Workforce Relationships – New Era

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This article was prepared for and first appeared in Which Lawyer in Romania 2021

Author: Roxana Abrașu

Since the onset of the COVID-19 pandemic, the general opinion has been that we are witnessing a new reality to which we all have to adapt. This opinion has been expressed regardless of the topic under discussion. In the field of labour relations, the SARS-COV-2 virus has shaken up the classic employee-employer relationship quite badly with the myriad of challenges it has brought, including: the need to immediately adapt business needs to health restrictions, to maintain business sustainability and to manage employee involvement during remote working (telework). Moreover, employers’ plans to invest in technology in the medium term have become a priority at a time when the entire management of the business (including the work of employees) has almost entirely moved online.

It is still too early to talk about a new well-defined working model; this will take some time, but, given the huge leap employers have made during the pandemic in terms of adapting to remote working and technologized work processes, it is unlikely that in the areas where remote working is possible without inconveniences, we will see a return to pre-pandemic, predominantly face-to-face office working.

The real challenge in this context is faced by employees and employers, each of them having to make huge efforts to adapt to the new reality. Employees, faced with the uncertainty over the labour market and their jobs, had to adapt quickly to working remotely from the comfort of their own homes, with no clear distinction between work and personal life. The concept of ‘work-life balance’, which had however quietly crept into employers’ approaches before the pandemic, was virtually ‘abandoned’ during the pandemic. This led, in the first instance, to the full involvement of employees in their work, to the detriment of their personal life, followed by a phase of demotivation and disillusionment with the new way of doing things.

On the other hand, employers were forced to design and implement immediate solutions to ensure business continuity, and to trust their employees while working remotely. Before the pandemic, since employees worked together in the same place, on a daily basis, there was a general belief that the team’s purpose was being achieved and, because of that, there was no need to clearly define a purpose. In the pandemic context, when each employee was emotionally, physically or mentally alone, as well as isolated from colleagues, the need to define a clear purpose of what is to be achieved as a team, and why, became obvious in order to keep employees engaged and focused.

Moreover, remote work requires, in addition to clear provisions included in the employment contracts, a careful management of the situation by the employer in order to protect the business and the employees (e.g., in the area of health and safety at work, to avoid marginalization of other categories of employees for whom remote working is not possible, to apply equal treatment, to address mental health, etc.). Employers should also shift from a controlling way of supervising employees at work to a working relationship based on trust. This is why, although telework had been legally enacted before March 2020, very few employers chose to implement it.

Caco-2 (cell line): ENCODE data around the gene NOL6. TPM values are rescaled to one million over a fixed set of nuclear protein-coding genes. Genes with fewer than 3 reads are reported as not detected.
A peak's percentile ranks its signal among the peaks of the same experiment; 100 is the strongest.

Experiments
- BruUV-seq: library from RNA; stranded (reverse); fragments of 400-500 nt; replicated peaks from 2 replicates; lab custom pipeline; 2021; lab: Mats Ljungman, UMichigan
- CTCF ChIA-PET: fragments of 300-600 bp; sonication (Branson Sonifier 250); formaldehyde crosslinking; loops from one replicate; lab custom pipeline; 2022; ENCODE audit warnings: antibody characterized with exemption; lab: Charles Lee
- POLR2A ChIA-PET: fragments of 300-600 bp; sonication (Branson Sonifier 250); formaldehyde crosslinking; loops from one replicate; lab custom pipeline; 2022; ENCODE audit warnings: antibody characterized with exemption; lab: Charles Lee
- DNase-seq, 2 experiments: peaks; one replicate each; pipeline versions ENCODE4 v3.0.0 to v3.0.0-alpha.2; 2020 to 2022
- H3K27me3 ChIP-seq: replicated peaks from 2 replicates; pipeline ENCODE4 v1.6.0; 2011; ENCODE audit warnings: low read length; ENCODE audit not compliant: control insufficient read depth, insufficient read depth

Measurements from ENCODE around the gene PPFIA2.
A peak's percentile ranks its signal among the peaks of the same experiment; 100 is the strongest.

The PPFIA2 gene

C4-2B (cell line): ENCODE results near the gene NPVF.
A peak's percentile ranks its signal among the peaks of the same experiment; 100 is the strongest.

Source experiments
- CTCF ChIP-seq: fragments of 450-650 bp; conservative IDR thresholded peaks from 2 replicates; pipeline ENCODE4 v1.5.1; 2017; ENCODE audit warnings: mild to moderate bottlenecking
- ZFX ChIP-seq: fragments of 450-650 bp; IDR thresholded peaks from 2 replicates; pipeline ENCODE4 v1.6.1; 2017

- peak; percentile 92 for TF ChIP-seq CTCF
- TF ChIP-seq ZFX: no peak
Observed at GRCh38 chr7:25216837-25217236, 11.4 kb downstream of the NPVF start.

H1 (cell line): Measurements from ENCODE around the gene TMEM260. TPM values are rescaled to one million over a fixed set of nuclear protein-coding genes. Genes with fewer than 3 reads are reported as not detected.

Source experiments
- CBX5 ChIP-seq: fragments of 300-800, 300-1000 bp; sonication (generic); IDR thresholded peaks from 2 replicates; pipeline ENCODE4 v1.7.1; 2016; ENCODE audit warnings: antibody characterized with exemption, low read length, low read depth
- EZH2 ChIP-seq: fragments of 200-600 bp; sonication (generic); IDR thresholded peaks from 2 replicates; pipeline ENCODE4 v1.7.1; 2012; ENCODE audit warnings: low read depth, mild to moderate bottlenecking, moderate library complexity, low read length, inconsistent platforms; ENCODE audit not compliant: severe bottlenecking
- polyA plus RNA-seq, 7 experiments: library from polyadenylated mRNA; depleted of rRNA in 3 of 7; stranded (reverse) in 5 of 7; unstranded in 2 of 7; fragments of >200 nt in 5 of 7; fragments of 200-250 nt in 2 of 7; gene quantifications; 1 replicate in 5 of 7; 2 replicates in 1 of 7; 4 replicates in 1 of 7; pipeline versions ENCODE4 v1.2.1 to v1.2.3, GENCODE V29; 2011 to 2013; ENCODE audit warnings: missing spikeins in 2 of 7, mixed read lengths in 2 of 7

In this new context in which remote working has been almost entirely implemented by employers, forced also by the restrictive measures imposed by the authorities, there is a need for new leadership skills. Leaders are expected to step up and find ways to engage and keep employees involved in the daily work, by clearly defining the purposes to be achieved. In practice, this new reality has made managers to do what they have not done (or have avoided doing) for a long time, namely to define priorities and to eliminate unnecessary, time consuming tasks which were affecting the whole team in an unproductive way.

The control-based management model embraced by most companies before the pandemic is transitioning, not entirely of course, but the steps are significant, towards the team management model, in which dialogue and transparent decision-making should be a priority.

The new way of working has shown that there is a need for flexible working, and the legislator has met this need by enshrining the so-called “work from anywhere” concept. Of course, this concept should not be seen in an absolute sense, but should be considered by reference to all relevant legal regulations. Thus, removing the obligation to expressly indicate in employment contracts the place from which telework is to be performed was very enthusiastically received by employees who are keen to work remotely from different locations. However, it should be noted that the employer’s obligations towards teleworkers remain the same, i.e., it is the employer who is responsible for health and safety at work, who has the obligation to keep records of the teleworkers’ working hours, who must determine the organization and operation of the business, etc. Therefore, the employer needs to be careful not to relax these obligations to the detriment of the employees, and to maintain a harmonious balance between the expectations of the employees and the business needs of the employers.

This period has shown that employment relationships are transitioning to a new way of performing work where there is a need for employers to focus on creating stability and maintaining the idea of teamwork – in order to increase people’s resilience and commitment, on promoting transparency and communication that are essential in times of change, and on being open to flexibility given the need to work in a dynamic environment that often requires immediate action.

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